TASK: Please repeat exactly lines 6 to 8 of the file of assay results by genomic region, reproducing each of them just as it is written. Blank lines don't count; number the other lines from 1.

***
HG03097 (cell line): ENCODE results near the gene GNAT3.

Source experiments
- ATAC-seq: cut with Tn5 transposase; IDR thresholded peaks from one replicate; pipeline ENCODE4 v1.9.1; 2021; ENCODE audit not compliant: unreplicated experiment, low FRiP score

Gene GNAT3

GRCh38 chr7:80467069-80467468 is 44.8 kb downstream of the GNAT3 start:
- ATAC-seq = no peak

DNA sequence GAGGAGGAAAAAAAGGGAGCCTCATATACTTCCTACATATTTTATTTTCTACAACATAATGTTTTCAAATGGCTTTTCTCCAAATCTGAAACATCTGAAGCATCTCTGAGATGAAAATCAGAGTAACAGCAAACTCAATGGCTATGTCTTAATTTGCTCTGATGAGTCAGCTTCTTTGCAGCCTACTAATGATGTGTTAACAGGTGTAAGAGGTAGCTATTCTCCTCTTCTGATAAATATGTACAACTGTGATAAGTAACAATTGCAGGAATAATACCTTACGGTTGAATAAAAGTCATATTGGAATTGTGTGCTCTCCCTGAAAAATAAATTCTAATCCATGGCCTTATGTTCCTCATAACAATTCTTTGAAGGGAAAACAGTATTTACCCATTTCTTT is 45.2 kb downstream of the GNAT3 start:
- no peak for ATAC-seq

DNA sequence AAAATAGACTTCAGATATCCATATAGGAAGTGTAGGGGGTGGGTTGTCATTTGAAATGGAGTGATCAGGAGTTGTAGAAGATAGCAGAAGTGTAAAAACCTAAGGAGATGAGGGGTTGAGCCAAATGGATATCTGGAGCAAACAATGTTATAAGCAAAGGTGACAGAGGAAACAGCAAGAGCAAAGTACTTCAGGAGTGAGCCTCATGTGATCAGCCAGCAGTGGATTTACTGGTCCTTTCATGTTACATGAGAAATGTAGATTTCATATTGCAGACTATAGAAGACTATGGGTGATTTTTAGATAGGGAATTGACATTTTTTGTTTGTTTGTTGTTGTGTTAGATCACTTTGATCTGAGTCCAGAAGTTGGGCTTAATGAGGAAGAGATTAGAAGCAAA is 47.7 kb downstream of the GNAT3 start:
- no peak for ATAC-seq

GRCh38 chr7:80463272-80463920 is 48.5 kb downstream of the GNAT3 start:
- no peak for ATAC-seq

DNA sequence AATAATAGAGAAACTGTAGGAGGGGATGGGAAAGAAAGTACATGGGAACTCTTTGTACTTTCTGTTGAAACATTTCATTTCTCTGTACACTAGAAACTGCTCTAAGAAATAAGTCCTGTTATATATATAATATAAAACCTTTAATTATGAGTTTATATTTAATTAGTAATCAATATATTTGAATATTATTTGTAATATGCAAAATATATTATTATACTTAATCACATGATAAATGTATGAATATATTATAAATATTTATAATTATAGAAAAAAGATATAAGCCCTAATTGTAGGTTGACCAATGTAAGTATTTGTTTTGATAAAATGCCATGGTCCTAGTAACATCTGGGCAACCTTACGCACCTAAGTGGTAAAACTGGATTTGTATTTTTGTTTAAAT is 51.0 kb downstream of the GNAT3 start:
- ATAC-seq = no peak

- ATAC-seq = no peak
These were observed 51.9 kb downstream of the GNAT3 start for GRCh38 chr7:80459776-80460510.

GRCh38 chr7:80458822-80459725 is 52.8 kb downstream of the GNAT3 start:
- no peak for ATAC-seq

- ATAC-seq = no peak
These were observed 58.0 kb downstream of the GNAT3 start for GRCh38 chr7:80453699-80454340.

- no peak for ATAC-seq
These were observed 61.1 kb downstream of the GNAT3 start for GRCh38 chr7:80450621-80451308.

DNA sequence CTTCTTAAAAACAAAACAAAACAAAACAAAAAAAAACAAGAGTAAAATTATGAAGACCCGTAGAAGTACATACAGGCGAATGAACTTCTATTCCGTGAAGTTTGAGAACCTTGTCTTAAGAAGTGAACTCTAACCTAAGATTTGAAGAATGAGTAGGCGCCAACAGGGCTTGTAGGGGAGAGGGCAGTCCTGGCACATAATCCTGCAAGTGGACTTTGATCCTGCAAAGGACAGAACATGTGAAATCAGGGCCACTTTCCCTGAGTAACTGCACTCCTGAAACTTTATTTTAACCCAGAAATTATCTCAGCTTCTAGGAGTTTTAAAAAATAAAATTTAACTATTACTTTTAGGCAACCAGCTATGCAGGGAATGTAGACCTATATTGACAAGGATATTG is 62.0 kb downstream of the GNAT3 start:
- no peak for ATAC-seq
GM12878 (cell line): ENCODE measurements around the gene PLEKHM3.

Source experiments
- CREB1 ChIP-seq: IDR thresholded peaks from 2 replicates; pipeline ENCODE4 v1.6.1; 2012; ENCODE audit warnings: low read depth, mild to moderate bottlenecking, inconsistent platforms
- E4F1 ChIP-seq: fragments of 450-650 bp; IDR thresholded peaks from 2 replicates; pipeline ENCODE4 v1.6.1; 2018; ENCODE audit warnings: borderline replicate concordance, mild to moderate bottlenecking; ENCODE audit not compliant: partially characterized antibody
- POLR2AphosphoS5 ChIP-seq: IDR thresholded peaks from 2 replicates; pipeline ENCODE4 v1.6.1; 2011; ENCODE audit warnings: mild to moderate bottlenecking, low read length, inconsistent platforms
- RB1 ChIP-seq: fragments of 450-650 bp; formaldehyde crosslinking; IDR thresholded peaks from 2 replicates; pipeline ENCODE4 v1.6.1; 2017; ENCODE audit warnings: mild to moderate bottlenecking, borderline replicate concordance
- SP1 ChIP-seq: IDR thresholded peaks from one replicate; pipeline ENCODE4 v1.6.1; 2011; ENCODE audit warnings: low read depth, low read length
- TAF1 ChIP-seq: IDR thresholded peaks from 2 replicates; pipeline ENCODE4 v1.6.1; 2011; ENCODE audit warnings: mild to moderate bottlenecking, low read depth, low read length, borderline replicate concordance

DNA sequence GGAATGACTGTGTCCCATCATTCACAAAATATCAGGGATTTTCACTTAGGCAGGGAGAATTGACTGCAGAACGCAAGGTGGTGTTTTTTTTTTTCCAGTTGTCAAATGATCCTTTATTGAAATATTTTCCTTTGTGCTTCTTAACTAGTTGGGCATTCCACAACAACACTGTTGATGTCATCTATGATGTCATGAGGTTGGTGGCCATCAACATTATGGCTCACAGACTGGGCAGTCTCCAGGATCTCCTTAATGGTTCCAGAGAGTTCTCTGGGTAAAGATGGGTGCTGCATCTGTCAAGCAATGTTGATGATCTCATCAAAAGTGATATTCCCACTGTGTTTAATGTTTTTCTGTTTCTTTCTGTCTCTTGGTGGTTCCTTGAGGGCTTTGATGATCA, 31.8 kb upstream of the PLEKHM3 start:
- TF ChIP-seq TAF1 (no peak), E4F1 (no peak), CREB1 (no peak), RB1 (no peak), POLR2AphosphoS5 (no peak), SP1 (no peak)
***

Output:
- ATAC-seq = no peak

DNA sequence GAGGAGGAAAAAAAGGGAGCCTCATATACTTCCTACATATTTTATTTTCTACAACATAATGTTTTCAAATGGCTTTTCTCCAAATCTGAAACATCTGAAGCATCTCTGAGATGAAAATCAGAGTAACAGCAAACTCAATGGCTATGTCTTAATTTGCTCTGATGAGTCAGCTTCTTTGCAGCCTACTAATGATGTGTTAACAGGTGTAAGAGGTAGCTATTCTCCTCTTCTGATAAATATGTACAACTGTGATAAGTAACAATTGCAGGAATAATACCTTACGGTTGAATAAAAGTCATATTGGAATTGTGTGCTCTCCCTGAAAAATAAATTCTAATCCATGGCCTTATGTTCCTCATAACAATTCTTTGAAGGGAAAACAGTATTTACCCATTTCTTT is 45.2 kb downstream of the GNAT3 start:
- no peak for ATAC-seq